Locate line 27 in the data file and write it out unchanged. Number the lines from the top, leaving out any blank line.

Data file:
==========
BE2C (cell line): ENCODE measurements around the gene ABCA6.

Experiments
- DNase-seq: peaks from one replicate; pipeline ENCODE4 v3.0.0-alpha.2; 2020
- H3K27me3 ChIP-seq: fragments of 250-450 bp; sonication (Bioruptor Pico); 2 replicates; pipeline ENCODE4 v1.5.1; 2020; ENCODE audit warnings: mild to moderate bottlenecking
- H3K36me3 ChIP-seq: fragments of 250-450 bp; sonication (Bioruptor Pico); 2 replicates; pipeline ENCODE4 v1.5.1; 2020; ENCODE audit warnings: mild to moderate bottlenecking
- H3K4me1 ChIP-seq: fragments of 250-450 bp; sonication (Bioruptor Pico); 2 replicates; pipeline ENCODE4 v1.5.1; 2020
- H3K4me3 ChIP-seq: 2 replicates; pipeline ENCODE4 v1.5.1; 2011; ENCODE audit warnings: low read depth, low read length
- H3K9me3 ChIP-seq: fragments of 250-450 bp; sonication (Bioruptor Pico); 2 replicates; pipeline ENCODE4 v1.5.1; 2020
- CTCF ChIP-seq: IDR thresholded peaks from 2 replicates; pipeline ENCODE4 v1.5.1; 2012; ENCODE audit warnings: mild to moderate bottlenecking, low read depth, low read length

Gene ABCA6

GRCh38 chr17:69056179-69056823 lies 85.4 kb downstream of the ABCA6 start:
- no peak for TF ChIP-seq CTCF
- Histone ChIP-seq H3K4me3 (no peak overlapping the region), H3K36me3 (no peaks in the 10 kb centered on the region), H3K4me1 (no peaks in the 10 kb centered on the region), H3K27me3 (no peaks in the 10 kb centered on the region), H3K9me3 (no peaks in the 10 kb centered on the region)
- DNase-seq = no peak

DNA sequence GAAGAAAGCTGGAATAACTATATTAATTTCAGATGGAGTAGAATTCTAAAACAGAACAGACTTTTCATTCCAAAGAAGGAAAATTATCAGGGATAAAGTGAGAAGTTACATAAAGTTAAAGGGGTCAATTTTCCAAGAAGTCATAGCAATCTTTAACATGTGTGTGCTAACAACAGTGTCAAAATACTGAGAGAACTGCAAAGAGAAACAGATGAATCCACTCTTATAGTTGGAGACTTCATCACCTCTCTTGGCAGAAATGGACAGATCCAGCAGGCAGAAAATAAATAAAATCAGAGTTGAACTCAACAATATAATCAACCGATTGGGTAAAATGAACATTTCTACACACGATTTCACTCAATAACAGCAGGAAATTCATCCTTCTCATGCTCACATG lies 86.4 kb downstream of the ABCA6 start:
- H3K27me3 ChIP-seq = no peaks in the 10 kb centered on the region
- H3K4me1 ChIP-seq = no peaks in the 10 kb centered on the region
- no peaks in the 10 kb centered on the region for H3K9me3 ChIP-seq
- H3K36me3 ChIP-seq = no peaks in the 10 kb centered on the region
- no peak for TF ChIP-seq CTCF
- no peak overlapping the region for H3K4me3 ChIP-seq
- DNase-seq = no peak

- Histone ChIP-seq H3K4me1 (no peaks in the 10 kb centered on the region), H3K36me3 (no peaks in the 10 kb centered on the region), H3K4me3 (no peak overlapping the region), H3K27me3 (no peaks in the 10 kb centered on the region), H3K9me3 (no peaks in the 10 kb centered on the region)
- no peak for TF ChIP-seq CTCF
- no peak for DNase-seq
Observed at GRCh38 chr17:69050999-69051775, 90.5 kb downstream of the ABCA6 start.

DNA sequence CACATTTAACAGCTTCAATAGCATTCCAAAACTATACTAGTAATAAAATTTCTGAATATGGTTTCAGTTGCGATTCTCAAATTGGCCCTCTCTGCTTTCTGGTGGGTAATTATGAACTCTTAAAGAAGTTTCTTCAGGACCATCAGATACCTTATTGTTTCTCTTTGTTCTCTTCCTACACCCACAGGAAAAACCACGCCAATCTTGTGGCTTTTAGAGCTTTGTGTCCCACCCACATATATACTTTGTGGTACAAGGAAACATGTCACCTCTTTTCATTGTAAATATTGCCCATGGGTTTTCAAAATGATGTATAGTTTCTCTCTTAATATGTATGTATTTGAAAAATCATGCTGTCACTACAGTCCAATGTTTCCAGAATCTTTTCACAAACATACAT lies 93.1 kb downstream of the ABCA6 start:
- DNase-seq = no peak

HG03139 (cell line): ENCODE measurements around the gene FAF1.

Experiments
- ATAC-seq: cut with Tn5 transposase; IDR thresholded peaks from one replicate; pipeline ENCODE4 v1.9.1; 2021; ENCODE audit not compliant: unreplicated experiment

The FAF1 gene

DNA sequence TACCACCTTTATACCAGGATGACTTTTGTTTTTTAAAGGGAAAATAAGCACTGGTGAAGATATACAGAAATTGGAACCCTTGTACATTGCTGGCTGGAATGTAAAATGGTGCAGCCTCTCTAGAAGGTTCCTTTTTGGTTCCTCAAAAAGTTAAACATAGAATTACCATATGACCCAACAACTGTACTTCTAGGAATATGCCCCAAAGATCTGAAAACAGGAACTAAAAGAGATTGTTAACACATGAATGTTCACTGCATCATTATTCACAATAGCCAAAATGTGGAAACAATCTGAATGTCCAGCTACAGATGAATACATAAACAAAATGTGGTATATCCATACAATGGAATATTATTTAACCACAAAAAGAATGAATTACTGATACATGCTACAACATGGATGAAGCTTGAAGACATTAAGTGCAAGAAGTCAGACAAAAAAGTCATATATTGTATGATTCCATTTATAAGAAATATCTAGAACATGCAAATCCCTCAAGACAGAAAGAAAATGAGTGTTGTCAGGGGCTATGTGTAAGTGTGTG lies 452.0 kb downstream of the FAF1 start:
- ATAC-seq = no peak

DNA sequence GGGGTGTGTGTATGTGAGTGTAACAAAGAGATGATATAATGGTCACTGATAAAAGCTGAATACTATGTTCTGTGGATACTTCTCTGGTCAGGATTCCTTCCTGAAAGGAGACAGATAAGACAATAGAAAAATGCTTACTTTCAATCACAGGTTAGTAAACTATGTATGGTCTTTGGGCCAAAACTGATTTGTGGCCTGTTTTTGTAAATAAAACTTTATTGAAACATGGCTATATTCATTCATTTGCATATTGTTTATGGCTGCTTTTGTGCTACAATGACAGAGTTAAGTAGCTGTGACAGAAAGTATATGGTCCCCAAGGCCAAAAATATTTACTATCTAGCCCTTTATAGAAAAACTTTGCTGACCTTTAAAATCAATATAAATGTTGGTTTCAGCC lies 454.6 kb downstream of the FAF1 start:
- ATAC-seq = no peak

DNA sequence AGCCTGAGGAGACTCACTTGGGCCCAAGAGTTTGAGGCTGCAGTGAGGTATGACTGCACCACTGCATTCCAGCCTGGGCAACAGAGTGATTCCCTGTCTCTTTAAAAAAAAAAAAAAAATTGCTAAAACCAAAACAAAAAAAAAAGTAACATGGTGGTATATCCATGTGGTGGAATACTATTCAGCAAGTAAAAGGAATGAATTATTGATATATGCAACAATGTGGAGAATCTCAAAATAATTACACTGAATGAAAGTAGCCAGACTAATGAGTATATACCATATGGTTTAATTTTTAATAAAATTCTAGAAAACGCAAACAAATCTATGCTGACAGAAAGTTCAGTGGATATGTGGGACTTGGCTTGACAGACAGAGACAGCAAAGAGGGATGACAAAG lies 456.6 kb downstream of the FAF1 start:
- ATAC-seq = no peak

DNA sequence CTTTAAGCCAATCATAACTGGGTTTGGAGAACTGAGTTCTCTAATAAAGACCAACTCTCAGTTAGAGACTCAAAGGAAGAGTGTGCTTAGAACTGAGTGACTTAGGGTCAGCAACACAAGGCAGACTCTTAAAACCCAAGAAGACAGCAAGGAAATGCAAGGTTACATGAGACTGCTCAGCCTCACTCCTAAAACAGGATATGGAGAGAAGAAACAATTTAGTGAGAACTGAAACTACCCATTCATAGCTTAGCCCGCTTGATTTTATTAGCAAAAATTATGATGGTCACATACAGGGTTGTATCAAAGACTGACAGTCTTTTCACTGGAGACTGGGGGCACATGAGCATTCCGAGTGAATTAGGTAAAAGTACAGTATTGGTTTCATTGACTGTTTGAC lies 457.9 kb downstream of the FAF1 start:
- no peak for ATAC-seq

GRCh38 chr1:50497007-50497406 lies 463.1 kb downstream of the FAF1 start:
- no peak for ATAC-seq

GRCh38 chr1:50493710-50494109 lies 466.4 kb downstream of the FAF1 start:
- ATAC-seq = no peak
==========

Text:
DNA sequence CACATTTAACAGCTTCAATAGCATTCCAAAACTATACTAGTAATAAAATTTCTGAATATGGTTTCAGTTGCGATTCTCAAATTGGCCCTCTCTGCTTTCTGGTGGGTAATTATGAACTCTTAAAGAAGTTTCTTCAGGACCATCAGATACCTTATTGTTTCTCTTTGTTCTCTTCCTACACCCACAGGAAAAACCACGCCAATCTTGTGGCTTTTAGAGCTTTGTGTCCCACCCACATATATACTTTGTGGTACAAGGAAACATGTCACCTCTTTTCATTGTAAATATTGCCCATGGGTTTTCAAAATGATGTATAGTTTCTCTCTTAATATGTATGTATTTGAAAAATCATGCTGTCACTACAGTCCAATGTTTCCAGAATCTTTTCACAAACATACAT lies 93.1 kb downstream of the ABCA6 start: